2. Never had kids and always worked freelance, but my husband had a standard job and got home about 6. But we rarely had dinner until 8 because we liked to cook. Would it be impossible for you to eat later, when you wouldn't have the baby to deal with. Maybe have some kind of easy first course--soup, cheese/crackers or such--to tide you over until mealtime. That way, with baby tucked in, you can relax and spend time together while cooking. I am totally off base?

                1 Reply
                1. re: escondido123

                  I thought the same thing. Might not work forever, but might be a good way to ease into a routine of cooking while the babe is still young and can be tucked up in bed while dinner simmers away.

                2. For us, its simple preparations and having items on hand that can be used for more than one dish. Tomato sauce, salsa, miso, chicken stock (even the boxed kind) etc.

                  Menu planning is the best way, but we rarely have time, so we plan the week by deciding which proteins we will have (chicken mon., fish tues. beef wed). Then when we shop we see which veg looks good and go from there. We only shop "day of" if we are making fish.

                  But keeping the preparations simple is the key. Also, we have a veggie steamer that works great in the microwave. I have found this item saves a ton of time and clean up. Often, I steam some broccoli and carrots and toss it with a vinegar based-salad dressing (sometimes home made, sometimes not)-done in 60 seconds.

                  1. We are in a very similar situation. My husband and I both work over an hour drive from home, my daughter and granddaughter are home much earlier, however, with school work for daughter the workload is hard for her to be much help. I usually get home around 6:15 or so, and hubby arrives home around 7:30 or 8:00. I no longer wait dinner for him as it was driving me nuts eating at 8:30 or later. I still have trouble getting dinner on the table much before 8.

                    I purchased a triple pot slow cooker a couple months ago, and if I get organized it works quite well. I leave it on low for the day and come home to great home-cooked meals.

                    One of the tips I can give you is PLANNING. I sit down every Sunday morning and plan out our dinner menu for the week. I go through cookbooks, magazines, flyers, Chowhound, etc. to find inspiration, I also look at what our timing is like during the week on certain days and adjust from there. Then I make a list of what I need to purchase for each meal and do the shopping on Sunday night when it is quieter (then make adjustments if I couldn’t get something on my list).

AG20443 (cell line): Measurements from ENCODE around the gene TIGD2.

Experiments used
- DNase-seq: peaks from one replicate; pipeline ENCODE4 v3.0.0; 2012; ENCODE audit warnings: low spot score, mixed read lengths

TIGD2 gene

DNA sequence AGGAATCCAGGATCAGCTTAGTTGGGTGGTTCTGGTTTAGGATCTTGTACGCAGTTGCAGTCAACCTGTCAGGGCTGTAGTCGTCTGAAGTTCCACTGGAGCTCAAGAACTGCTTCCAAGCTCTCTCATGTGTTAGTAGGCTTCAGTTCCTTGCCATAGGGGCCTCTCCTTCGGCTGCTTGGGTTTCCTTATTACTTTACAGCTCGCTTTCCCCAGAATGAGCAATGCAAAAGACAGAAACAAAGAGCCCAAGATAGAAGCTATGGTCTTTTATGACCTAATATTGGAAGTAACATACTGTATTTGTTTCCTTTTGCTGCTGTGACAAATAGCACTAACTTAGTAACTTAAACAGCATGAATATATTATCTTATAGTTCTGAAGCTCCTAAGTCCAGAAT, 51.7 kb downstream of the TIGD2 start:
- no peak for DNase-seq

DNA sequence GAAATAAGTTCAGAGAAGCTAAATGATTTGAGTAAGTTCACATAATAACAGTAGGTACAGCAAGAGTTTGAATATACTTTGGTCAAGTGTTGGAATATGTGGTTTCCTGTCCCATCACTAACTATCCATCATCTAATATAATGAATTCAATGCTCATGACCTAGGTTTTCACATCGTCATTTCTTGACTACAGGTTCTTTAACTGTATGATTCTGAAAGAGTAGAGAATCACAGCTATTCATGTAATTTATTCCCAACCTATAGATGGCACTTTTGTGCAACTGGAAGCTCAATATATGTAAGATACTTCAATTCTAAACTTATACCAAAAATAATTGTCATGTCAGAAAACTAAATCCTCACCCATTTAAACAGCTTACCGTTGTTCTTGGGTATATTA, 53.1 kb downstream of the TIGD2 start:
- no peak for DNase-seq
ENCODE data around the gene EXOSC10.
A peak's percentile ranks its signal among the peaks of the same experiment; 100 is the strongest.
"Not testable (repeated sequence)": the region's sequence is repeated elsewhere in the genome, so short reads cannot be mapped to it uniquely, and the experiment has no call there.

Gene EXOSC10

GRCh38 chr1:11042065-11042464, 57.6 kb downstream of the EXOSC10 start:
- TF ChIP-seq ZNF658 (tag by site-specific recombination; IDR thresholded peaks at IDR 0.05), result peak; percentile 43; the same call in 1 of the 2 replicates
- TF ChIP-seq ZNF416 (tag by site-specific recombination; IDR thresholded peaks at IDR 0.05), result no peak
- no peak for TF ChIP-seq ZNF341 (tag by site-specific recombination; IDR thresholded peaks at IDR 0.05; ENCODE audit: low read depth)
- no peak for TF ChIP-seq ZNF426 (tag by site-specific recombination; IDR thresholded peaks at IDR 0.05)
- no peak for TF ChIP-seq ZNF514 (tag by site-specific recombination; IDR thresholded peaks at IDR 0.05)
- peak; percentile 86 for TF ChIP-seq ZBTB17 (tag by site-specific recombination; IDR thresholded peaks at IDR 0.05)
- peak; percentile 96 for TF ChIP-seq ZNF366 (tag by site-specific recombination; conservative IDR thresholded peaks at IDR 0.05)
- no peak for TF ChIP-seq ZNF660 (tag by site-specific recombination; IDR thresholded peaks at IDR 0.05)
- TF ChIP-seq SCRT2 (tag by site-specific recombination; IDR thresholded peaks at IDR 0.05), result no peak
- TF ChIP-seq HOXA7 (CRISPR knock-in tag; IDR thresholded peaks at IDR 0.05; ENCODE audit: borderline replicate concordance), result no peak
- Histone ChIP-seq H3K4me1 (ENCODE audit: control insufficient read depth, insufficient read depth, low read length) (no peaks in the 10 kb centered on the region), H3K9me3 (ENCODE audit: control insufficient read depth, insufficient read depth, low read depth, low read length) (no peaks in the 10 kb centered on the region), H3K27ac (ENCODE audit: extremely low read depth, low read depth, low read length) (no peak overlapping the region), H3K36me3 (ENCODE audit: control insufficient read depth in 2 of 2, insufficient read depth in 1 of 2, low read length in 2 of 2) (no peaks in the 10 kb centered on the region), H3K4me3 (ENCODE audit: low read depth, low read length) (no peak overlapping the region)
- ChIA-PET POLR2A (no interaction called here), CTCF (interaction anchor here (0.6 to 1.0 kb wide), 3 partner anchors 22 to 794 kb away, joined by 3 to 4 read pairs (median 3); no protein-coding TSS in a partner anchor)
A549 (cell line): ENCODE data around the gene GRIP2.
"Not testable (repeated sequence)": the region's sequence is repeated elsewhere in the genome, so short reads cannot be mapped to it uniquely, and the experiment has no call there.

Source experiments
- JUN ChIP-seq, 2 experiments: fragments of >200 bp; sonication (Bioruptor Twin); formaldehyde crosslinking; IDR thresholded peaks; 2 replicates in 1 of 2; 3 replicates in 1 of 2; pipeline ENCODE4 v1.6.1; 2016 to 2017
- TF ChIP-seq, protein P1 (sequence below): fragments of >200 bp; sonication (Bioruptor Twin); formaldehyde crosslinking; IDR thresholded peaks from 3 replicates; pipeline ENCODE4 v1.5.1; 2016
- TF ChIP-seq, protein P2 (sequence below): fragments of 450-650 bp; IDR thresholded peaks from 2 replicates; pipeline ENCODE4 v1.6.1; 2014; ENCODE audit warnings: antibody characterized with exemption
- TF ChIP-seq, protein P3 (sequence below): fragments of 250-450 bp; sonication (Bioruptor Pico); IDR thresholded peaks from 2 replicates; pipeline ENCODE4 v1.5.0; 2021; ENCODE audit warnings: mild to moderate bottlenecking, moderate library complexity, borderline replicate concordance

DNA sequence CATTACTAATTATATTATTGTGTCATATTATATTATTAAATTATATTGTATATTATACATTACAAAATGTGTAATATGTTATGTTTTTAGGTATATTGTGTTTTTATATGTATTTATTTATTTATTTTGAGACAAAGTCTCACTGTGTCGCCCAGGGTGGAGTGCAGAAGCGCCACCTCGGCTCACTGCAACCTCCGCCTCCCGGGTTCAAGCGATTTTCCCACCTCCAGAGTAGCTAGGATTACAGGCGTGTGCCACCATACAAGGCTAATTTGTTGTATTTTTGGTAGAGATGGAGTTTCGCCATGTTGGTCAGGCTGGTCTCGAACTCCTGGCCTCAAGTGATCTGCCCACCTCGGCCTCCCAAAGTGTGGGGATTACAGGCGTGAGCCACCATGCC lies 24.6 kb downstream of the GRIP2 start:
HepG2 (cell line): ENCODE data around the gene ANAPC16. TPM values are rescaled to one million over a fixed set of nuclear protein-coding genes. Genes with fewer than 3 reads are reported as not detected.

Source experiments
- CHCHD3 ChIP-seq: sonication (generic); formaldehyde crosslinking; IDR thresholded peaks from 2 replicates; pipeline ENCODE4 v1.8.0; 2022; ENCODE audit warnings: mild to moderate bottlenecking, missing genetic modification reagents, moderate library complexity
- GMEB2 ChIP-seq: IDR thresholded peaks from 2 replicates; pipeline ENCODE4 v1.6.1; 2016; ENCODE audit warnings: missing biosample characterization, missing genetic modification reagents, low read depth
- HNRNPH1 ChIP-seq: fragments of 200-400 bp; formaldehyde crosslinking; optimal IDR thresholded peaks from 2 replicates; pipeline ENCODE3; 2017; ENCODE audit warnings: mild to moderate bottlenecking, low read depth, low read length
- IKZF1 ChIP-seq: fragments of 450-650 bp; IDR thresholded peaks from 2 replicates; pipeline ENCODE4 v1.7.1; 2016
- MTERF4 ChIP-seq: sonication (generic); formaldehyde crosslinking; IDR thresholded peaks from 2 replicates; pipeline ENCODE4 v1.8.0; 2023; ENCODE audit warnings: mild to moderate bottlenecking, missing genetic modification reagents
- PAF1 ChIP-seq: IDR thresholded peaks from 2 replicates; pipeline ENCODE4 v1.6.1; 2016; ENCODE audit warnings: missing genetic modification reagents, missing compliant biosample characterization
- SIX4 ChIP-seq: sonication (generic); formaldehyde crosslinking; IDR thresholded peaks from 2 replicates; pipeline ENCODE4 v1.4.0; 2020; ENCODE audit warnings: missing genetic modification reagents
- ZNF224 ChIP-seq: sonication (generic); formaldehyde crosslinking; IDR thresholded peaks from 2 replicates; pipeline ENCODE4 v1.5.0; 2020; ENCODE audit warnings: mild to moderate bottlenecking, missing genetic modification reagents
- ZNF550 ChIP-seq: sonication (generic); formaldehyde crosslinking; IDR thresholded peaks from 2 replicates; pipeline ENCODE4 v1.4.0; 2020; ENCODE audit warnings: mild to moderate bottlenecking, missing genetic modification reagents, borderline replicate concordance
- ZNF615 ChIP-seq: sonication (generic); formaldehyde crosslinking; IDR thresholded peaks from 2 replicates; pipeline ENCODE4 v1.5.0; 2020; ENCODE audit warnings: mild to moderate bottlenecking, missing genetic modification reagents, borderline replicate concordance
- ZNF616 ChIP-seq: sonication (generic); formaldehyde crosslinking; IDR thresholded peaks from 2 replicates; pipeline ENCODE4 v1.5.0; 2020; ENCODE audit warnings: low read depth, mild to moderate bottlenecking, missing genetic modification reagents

I try to buy pre-cut fresh veggies whenever possible, and tend to keep things on the simpler side during the week. We often have: chicken breasts (even from frozen) in mushroom soup, served over rice with steamed veggies on the side (this takes about 45 minutes even from frozen – I just pop it in the oven when I get home – 350 F, and then make the rice and veggies; if you put this together in the fridge your hubby could probably get it in the oven after he gets home probably would take an hour from the fridge). I have substituted pork chops in this recipe but prefer to brown them first, so I don’t make this ahead of time. I will also spend a whole day making Bolognese sauce, chili, soups, etc. and freeze ahead of time for future use (this means you have to remember to take them out to thaw – which I am terrible at).

                    I agree with the fajitas – they are super simple to make when everything is prepped ahead of time. Same with stir fries. You can cook the rice the night (or a few days before and refrigerate), do all your prep ahead of time on your day off, marinade the meat in the fridge, then quickly cook it up and reheat the rice when you get home.

                    One of the men that I work with is a slow-cooking guru! He and his wife use their slow cooker at least 5 days a week. They do all the prep the night before, put everything in an old ice cream pail in the fridge overnight, set up the slow cooker in the morning and come home to dinner on time every night! The have teenagers so they get them to add things when they get home from school – like potatoes, etc. that only need to be in the last hour or so of cooking.

                    Hope this helps, I will keep an eye on this thread to see if I can get some great tips for our family as well.

                    2 Replies
                    1. re: nsstampqueen

                      FWIW, I dont' take my soups, stews and chili out ahead of time to thaw. I usually freeze them in heavy freezer proof ziploc bags, stick the bag in the microwave on defrost for long enough that I can get the frozen block of whatever out of the bag (two minutes or so) then put the frozen block of whatever directly into a pot on the top of the stove on low heat. I will sometimes add just a little water: helps with the thawing while cooking process and, in addition, I find that the freezing process sometimes intensifies the flavors (with my soups especially for some reason) and the water helps even it out. (if you do this, start with a very small amount, ie a quarter cup or so, of water, and taste first).